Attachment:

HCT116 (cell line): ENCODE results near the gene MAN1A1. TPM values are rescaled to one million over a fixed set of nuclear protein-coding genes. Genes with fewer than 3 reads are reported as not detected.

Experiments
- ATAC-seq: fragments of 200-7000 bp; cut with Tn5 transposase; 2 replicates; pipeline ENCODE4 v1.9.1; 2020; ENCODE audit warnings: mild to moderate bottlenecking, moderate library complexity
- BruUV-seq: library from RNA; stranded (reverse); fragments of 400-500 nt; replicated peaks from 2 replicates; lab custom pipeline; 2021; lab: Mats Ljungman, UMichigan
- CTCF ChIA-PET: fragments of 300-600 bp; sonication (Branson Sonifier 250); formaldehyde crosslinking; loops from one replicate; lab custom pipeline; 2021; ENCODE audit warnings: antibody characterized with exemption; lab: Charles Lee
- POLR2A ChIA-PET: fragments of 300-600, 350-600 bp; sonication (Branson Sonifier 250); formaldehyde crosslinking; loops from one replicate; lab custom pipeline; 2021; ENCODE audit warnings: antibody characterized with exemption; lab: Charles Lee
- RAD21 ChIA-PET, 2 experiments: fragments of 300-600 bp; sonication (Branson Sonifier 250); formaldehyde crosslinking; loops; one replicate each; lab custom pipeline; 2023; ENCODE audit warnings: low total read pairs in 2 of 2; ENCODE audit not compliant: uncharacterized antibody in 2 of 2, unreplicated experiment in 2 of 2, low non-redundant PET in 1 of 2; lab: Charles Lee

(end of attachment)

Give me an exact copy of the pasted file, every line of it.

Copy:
HCT116 (cell line): ENCODE results near the gene MAN1A1. TPM values are rescaled to one million over a fixed set of nuclear protein-coding genes. Genes with fewer than 3 reads are reported as not detected.

Experiments
- ATAC-seq: fragments of 200-7000 bp; cut with Tn5 transposase; 2 replicates; pipeline ENCODE4 v1.9.1; 2020; ENCODE audit warnings: mild to moderate bottlenecking, moderate library complexity
- BruUV-seq: library from RNA; stranded (reverse); fragments of 400-500 nt; replicated peaks from 2 replicates; lab custom pipeline; 2021; lab: Mats Ljungman, UMichigan
- CTCF ChIA-PET: fragments of 300-600 bp; sonication (Branson Sonifier 250); formaldehyde crosslinking; loops from one replicate; lab custom pipeline; 2021; ENCODE audit warnings: antibody characterized with exemption; lab: Charles Lee
- POLR2A ChIA-PET: fragments of 300-600, 350-600 bp; sonication (Branson Sonifier 250); formaldehyde crosslinking; loops from one replicate; lab custom pipeline; 2021; ENCODE audit warnings: antibody characterized with exemption; lab: Charles Lee
- RAD21 ChIA-PET, 2 experiments: fragments of 300-600 bp; sonication (Branson Sonifier 250); formaldehyde crosslinking; loops; one replicate each; lab custom pipeline; 2023; ENCODE audit warnings: low total read pairs in 2 of 2; ENCODE audit not compliant: uncharacterized antibody in 2 of 2, unreplicated experiment in 2 of 2, low non-redundant PET in 1 of 2; lab: Charles Lee